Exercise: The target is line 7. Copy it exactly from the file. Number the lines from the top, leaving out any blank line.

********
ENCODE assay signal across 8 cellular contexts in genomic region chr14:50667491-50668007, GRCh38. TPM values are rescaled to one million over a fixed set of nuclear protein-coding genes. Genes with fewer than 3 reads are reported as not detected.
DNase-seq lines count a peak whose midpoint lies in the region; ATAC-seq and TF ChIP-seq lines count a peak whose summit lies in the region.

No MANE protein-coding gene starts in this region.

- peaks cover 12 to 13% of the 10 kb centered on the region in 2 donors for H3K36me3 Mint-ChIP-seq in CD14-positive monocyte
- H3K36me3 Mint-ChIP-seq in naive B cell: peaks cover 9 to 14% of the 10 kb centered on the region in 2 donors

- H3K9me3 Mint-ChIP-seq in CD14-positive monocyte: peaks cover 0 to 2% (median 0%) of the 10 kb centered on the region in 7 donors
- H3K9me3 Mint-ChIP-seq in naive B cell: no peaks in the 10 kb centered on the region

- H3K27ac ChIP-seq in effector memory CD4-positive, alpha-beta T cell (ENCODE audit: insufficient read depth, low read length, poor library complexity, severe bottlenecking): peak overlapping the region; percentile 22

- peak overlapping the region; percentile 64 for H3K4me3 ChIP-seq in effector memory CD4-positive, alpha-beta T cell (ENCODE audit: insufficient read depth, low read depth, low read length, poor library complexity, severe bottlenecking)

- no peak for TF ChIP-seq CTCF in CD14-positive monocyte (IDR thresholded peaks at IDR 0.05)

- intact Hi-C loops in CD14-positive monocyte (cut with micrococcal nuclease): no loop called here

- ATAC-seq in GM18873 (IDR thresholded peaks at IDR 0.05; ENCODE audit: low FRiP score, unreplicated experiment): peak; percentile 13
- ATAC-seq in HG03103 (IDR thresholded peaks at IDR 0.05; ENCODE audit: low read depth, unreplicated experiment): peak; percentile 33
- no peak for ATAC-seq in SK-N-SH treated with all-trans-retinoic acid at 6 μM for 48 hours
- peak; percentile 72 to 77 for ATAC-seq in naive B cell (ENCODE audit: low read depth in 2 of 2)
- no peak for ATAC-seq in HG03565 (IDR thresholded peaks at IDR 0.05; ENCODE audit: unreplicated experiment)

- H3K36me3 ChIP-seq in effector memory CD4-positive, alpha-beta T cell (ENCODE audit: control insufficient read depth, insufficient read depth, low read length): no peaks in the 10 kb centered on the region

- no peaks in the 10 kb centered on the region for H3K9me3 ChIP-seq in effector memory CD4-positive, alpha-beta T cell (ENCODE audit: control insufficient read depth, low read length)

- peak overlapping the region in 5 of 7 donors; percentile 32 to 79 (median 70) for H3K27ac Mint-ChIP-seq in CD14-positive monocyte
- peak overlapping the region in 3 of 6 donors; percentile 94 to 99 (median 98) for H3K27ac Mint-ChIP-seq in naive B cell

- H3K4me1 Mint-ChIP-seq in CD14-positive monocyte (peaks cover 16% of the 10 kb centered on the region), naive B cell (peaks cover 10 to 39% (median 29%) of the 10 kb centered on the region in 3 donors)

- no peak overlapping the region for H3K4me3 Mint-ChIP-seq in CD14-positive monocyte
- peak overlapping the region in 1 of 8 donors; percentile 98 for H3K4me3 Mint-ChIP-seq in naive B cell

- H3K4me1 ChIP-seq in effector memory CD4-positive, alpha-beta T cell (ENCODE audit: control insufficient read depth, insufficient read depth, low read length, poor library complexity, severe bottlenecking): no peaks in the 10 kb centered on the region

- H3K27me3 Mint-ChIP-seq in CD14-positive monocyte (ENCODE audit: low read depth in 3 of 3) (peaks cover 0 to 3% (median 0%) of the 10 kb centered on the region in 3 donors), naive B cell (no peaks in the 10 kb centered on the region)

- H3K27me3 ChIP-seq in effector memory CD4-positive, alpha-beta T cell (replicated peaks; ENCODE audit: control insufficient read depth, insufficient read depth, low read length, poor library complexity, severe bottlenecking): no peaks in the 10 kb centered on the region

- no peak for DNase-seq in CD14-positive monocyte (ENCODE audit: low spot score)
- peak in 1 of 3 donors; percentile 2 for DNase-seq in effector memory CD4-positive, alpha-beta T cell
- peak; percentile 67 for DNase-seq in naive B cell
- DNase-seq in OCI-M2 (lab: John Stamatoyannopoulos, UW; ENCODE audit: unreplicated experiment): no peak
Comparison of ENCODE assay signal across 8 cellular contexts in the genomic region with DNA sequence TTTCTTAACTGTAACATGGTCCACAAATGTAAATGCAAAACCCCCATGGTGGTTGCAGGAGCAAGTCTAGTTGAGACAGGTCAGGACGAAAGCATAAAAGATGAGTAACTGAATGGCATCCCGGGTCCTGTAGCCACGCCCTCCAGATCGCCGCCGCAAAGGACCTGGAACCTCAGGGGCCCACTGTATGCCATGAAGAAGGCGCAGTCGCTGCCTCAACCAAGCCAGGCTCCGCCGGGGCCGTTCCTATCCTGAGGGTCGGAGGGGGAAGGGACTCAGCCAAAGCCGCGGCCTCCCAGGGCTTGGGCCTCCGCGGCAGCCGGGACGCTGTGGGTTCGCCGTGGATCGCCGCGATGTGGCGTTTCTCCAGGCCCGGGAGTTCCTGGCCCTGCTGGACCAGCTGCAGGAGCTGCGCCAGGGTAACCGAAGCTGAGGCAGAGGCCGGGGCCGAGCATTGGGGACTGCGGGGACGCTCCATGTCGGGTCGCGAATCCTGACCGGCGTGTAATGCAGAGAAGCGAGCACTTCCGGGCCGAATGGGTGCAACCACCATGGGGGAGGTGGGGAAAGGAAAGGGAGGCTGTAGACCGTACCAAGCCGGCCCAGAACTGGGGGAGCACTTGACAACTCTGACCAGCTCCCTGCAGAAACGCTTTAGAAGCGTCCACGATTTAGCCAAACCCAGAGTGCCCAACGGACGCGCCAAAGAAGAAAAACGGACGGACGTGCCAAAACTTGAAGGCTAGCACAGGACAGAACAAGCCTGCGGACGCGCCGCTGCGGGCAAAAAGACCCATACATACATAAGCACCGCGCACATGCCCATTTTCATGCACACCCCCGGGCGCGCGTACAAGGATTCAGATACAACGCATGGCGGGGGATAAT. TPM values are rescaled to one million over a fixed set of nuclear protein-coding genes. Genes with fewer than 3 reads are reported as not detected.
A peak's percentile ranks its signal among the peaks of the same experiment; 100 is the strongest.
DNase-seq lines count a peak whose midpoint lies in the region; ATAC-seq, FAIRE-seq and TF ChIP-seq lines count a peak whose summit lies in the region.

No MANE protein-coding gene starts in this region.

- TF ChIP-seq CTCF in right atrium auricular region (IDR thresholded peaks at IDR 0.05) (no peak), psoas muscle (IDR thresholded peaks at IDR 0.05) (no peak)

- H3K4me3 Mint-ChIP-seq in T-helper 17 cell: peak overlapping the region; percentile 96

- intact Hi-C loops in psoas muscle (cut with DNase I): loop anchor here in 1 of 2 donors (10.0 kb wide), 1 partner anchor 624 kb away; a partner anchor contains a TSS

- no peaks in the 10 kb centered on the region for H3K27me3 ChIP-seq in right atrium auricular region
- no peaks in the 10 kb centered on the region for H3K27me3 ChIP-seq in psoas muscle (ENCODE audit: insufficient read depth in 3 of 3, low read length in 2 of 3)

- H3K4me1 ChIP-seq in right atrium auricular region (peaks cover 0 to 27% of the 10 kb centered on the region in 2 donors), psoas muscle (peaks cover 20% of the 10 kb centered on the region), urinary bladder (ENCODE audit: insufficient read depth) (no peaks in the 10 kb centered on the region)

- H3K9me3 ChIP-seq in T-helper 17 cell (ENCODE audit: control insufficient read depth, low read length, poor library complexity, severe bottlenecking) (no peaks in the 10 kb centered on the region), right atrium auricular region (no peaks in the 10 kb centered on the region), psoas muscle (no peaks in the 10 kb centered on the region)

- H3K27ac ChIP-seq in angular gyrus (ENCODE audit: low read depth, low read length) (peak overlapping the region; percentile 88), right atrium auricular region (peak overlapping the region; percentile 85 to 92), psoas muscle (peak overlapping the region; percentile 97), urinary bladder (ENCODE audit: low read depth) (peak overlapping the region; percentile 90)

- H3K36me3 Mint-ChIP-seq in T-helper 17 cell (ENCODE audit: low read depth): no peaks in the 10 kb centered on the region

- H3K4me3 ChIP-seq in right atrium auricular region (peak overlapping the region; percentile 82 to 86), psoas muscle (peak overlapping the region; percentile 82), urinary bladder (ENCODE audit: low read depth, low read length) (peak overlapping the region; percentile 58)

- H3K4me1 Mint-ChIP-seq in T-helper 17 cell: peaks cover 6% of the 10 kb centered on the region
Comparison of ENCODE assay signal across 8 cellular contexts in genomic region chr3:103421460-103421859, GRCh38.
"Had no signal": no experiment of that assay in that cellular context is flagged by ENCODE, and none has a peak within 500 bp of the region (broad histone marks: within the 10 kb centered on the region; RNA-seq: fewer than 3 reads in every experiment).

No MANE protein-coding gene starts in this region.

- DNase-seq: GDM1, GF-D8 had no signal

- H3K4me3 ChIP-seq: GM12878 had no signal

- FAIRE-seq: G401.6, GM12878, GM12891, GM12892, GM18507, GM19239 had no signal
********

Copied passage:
- H3K9me3 Mint-ChIP-seq in naive B cell: no peaks in the 10 kb centered on the region